Randy Leavitt and Mike Booth on Jumbo Pumping Hate 5.13d (8b) at the Monastery., 67 kbRandy Leavitt and Mike Booth on Jumbo Pumping Hate 5.13d (8b) at the Monastery.
UKC News
© Jorge Visser

The climbing area is 9 miles off Interstate 15 and 5 miles south of the Nevada border.

Most of the climbing is on the East Face of Clark Mountain. There is also one developed crag on the South Face known as the Baily Road Crag.

This is sport climbing bar none…

clark local, 72 kb

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Maple Canyon – a unique rock climbing area in Utah

July 2, 2009

Summer is well and truly here, so if you’re a rock climber and looking for somewhere to go, we highly recommend Maple Canyon in Central Utah. It is one of the nation’s most unique rock climbing areas and offers some truly spectacular, and spectacularly extreme, rock climbing.

Maple Canyon Entrance

With 140 bolted routes, this is a climber’s mecca. The routes are easily accessed from the road or various hiking trails, and range between 5.4 – 5.14c (Yosemite decimal system) in degree of difficulty.  A 60 m rope and 16 draws will be plenty for the area. A guide book is available though sometimes difficult to find.

The walls range from less then ten feet high to hundreds of feet, and for those more advanced climbers there are several large over hangs. Something for everyone.

This canyon is rated one of the top locations in the world for rock climbing.

You always know that a place must be pretty special when climbers from around the world come to test their skills there. But it’s not only the best of the best who climb at Maple Canyon… on any given weekend climbers of all abilities, ranging from novice to expert, can be seen testing their skills.

The rock in Maple Canyon is unique. The cliffs are embedded with thousands of  cobblestones, or rounded rocks,  ranging from the size of a pingpong ball to that of a watermelon. Every cobble will be a different hold and you never know whether it’ll be a crimp, a sloper or a sinker jug. The choice with every move is vast and you will have to feel several cobbles before making your decision. You will require endurance.

If you’re confused about my description of the canyon walls, watch this video from toddhambone, which couldn’t give you a more clear idea of the uniqueness of this rock.

And if you’ve had your fill of climbing for the day, you can always do some bushwacking,  but be careful, these mountains are also filled with Mountain Lion – and remember this is their territory not yours!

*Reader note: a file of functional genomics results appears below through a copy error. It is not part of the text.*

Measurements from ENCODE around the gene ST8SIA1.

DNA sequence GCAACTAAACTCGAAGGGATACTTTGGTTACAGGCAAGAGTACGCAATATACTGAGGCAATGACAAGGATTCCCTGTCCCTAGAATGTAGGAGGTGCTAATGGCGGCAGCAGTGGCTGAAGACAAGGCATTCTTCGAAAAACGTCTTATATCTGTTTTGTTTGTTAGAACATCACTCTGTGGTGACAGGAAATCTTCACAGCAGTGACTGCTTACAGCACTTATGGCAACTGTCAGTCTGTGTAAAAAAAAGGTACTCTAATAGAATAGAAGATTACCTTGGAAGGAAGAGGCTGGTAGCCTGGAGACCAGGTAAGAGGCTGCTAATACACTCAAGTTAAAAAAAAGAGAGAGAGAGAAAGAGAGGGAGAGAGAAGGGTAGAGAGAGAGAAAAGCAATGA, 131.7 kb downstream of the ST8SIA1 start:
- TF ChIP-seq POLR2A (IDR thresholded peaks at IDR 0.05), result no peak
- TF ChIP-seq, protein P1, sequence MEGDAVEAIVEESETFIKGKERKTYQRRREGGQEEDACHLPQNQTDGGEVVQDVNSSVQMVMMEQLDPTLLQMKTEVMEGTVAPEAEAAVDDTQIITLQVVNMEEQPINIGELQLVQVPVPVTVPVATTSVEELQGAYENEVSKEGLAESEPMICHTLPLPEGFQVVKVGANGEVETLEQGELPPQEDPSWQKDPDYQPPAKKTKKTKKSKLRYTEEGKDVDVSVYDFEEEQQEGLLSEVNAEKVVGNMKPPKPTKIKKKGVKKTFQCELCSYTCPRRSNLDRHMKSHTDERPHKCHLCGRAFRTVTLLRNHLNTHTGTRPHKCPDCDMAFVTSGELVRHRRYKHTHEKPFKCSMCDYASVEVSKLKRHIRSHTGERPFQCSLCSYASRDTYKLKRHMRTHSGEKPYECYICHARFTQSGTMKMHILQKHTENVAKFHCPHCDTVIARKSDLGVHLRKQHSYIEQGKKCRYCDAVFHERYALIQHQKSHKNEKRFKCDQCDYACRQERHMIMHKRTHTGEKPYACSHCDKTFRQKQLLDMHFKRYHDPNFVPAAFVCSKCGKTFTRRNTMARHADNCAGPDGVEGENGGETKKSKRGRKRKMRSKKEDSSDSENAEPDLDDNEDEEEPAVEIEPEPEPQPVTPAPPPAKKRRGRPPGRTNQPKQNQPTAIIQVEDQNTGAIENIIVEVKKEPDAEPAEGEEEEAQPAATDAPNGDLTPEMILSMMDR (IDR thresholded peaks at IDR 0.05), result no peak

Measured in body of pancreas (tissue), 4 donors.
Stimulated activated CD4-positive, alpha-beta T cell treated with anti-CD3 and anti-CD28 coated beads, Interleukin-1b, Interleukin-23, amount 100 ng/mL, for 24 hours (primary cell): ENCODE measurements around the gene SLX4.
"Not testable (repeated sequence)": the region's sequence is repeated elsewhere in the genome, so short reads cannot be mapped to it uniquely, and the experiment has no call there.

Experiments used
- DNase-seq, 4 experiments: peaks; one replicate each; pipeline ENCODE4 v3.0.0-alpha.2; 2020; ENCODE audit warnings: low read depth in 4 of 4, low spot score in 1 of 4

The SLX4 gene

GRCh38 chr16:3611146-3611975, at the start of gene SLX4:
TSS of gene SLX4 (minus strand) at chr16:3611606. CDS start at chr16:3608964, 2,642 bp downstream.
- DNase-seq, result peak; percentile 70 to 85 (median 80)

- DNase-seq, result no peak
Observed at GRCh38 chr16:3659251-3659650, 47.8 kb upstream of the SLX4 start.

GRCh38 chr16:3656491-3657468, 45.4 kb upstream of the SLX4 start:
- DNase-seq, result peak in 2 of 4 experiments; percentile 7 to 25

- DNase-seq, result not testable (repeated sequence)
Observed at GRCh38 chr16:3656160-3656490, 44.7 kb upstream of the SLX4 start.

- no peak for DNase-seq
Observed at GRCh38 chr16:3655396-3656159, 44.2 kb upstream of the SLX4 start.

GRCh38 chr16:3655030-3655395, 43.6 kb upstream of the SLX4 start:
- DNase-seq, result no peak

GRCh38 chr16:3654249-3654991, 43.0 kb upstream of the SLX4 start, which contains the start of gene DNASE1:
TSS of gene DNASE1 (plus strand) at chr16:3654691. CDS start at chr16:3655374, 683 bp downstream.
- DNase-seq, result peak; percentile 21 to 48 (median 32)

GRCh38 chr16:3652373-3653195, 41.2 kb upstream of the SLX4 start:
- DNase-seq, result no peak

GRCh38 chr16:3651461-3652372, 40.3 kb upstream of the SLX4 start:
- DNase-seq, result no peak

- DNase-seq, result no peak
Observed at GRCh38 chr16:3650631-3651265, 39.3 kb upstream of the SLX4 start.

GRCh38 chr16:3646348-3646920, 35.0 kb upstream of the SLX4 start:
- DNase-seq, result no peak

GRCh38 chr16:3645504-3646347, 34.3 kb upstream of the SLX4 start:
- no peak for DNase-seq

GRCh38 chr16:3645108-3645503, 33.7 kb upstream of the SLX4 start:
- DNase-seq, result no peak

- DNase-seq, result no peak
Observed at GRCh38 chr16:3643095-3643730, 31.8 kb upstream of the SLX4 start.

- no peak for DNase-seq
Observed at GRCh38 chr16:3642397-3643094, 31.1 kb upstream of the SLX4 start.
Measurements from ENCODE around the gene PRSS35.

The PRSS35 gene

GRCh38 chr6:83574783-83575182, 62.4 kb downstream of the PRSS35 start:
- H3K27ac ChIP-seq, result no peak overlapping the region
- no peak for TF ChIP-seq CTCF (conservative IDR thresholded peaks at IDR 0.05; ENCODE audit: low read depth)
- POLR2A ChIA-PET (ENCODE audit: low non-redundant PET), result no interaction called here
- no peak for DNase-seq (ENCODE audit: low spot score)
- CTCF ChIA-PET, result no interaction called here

The US Forest Service operates a small campground within the canyon. The amenities are basic and include pit toilets, picnic tables and campfire rings. There are 13 sites for tents or small trailers (no pull-through sites) and they fill up quickly on the weekends in the summer months. The sites are generally well shaded and against the canyon walls. All sites are within walking distance to the climbing areas.

For all you rock climbers who fancy something a little different and a little extreme, this is the place…

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Nissan Outdoor Extreme Games 2009

June 30, 2009

We normally keep a close eye on the Nissan Extreme Games, but were obviously so busy writing on other things that Interlaken 2009 slipped by with no comment from us for which we apologise. However, it’s never too late to make up for past omissions and  show you the high quality of both competitors and film producers… following this teaser from  OutdoorGamesTV.

Nissan have been innovative in the extreme sports world and were the first to realise that an original event concept was needed in this growing sector of the market.

Because extreme sports have become more and more fashionable over the past few years, the event organisers came up with a concept like no other – 5 teams, 5 sports and a 5-minute film.

The task for the five teams is challenging: to produce a five-minute short film in seven days including five outdoor sports in the Interlaken region.

Rather than pushing the limits in outdoor sports, the Nissan Outdoor Games again reveals that certain subjects can be addressed within a sports film. The themes represented in the 2009 films go from the meaning of life and death, profound feelings as well as harmony with nature.

Extreme sports challenges have been taking place in Interlaken now for 5 years. The Games are an important event for adventure sports and film making. For a week, the best kayakers, mountain-bikers, climbers, paragliders and base jumpers combine with film makers and photographers to share their adventure in the mountains and to battle  it out for prize money of Swiss Francs 70,000.

Jean-Pierre Diernaz, General Manager of Nissan’s Marketing Communications in Europe, says The Nissan Outdoor Games allow athletes to express themselves in the most awe-inspiring way, whilst thrilling the public by capturing their exploits in a five minute film. Nissan is once again proud to be supporting the Outdoor Games and together we are working to increase participation in an active outdoor lifestyle and a sustainable engagement with the natural environment.

Enjoy these incredible hang gliding sequences filmed by Austrian film team ‘Argon’ (orleyflo)